Detecting sarcasm is an essential skill in understanding the people around you. So much of what we see on the internet is sarcastic and joking. Humans can instinctively pick up on saracasm in a social media post and make a mental note that it isn’t serious. But how do serious comments get sorted from sarcastic ones by something that doesn’t understand its nuances, like a computer?
Think about Sheldon Cooper in the Big Bang Theory. He is a brilliant astrophysicist but he can’t understand simple social cues. A running joke in the show is that he often doesn’t understand what’s going on around him because people are being sarcastic, he takes them too literally, and then has to be told the comment was sarcastic so he can react appropriately. Sheldon Cooper acts much like a computer does. It is brilliant at understanding literal information but doesn’t understand a joke.
For class a couple of weeks ago we were assigned to watch Del Harvey’s about protecting Twitter users from themselves and others. She mentioned an example about a tweet with the text “yo bitch” that had a picture of a dog attached. Without the picture this tweet is fairly aggressive if you don’t understand culturally relevant dialogue and references. But with the picture Del Harvey understands it is a joke. What she doesn’t mention, however, is who or what is analyzing this single tweet. Harvey can’t personally look over every flagged tweet because as she mentioned, there are over 500 million tweets a day.
What social media scanning is already happening?
Facebook monitors user chats and posts for predatory or illegal behaviors. It has turned in many possible suspects to law enforcement officials. One predator was a 30 year old man inboxing a 13 year old in South Florida about sex and planned to pick her up from middle school the following day. The conversation was automatically flagged and Facebook employees looked at it and contacted authorities to arrest the man. Facebook uses software to scan conversations for certain criteria and behaviors.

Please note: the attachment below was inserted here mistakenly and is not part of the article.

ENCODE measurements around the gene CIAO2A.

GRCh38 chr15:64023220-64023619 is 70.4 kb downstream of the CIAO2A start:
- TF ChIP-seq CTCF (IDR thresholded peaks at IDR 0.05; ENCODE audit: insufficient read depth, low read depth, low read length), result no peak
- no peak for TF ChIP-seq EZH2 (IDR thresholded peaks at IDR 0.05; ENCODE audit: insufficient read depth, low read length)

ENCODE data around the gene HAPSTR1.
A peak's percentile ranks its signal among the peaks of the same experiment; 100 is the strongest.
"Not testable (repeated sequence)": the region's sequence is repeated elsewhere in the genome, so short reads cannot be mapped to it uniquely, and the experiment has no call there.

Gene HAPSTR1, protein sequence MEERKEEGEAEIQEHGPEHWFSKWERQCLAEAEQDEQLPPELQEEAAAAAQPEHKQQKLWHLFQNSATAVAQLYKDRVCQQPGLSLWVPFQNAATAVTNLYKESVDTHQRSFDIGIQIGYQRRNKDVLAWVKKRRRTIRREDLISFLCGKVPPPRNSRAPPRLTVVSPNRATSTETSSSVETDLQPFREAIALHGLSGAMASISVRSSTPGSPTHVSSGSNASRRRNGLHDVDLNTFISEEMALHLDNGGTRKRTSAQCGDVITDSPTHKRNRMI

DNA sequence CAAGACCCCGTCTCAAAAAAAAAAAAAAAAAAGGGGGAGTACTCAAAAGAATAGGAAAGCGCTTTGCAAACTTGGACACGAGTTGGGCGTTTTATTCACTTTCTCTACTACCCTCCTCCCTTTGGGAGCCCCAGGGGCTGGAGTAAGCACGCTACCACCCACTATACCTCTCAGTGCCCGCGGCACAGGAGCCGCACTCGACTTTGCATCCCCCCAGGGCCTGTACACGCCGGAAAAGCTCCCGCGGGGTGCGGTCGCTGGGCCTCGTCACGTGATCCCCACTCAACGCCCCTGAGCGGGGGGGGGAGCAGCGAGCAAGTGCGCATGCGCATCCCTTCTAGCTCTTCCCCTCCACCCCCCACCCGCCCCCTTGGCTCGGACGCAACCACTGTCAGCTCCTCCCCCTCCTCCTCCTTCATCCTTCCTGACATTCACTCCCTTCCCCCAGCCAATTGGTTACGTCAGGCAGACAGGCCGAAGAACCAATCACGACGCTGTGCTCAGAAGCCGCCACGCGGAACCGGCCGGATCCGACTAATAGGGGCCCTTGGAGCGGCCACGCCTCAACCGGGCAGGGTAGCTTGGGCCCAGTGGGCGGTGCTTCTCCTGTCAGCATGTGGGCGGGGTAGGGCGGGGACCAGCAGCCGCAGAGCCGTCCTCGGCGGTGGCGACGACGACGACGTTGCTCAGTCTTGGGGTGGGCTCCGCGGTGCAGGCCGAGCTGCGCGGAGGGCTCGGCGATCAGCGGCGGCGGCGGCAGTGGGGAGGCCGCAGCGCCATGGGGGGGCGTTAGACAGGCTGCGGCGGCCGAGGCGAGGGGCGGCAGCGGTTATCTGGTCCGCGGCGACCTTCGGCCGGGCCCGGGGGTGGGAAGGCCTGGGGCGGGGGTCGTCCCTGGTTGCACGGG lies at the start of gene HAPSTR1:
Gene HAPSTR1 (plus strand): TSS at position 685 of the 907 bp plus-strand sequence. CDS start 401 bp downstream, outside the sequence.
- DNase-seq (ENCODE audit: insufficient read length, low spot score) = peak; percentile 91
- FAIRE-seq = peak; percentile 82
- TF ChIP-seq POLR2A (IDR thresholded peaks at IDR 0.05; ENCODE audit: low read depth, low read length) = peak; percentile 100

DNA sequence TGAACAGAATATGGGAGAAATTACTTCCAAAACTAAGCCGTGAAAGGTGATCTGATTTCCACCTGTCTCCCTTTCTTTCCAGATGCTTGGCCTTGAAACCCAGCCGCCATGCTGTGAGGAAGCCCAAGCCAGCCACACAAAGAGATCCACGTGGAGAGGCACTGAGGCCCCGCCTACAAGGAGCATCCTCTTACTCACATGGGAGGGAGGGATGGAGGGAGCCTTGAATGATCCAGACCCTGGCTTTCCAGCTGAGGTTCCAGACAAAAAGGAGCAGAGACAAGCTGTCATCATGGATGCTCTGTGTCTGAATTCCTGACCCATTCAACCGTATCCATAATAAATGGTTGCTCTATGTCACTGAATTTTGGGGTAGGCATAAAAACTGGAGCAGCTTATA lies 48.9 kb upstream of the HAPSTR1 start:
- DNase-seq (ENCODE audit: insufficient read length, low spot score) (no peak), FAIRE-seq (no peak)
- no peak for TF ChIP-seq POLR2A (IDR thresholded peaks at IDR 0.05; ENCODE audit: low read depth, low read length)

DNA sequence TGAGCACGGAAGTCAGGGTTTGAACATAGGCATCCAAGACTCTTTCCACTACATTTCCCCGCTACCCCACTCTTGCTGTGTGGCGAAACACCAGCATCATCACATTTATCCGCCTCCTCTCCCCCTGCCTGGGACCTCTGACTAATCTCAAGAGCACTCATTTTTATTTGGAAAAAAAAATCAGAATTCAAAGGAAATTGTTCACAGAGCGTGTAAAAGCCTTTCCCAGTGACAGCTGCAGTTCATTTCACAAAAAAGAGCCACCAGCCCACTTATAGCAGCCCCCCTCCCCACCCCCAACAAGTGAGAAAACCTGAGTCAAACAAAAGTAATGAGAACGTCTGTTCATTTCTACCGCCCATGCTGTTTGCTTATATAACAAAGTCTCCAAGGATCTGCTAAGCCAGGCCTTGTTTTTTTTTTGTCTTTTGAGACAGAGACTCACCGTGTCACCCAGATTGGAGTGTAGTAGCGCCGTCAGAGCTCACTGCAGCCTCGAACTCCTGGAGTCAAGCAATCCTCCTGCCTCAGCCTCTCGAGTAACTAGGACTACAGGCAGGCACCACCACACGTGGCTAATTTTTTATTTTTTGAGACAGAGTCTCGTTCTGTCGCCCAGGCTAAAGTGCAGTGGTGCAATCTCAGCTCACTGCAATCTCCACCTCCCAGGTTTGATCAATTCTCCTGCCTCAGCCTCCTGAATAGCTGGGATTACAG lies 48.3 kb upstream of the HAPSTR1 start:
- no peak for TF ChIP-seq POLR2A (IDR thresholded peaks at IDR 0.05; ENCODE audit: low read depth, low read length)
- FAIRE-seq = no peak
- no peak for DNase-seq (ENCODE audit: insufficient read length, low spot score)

- The users aren’t friends, only recently became friends, or have no mutual friends
- They interact with each other very little
- They have a significant age difference
- They are located far from each other
Along with this criteria they look for phrases used by past criminals. A Facebook employee will not actually look at a post or message unless some of these things occur.
The Super Bowl
The Department of Homeland Security classified the 2015 Super Bowl in Phoenix, AZ as a Level 1 security event, only behind events like the U.N. General Assembly. With over 60,000 people traveling to the event and the general threat of bombings and shootings in large gatherings that plagues our world today, The Secret Service reported that they would be monitoring Twitter and Facebook for threats. At the time, a Service Service spokesperson told the Washington Post that screening for sarcasm was “just one of 16 or 18 things we are looking at.” But, they were unable to acquire software that would help detect for sarcasm and pick out fake threats. Strategies like this were also used during the Boston Marathon following 2013
And so, a sarcastic machine was developed!
Rossano Schifanella, a computer science professor at University of Turin, along with colleagues from Yahoo!, worked to teach computers about sarcasm. The team did a research study involving English speaking participants where they had to mark social media posts as sarcastic or not. First, just text posts and then text that also had images.What they found was that images, linguistic cues and word play (“I just loooooove snow” versus “I just love snow”), and punctuation (especially exclamation points) showed sarcasm the most. They then created a mathematical algorithm based on what they learned from humans that detected sarcasm accurately 80 to 89 percent of the time. That’s pretty good for a machine.
What sort of opportunities does this present ?
Think about marketers that reveal a new product. Often, they turn to data analytics of social media posts to understand its success. How many times is the product mentioned positively? How many times is it mentioned negatively? The numbers could be skewed by sarcasm.
I think the biggest and most widespread sarcastic campaign I’ve seen online is the #ThanksObama. If you’re wondering what it is Urban Dictonary can tell you:
There must be hundreds of tweets a day that mention this hashtag and not all of them can be counted in as praise. Of course we humans know this but a normal computer wouldn’t. A simple analytical tool might say based on Twitter activity that Obama has a high approval rating.
Rossano Schifanella’s algorithm could help reduce wasted time and provide more accurate data analytics. The content on the internet is only increasing exponentially so more sophisticated formulas need to be developed that align with human behavior.
Take that Siri.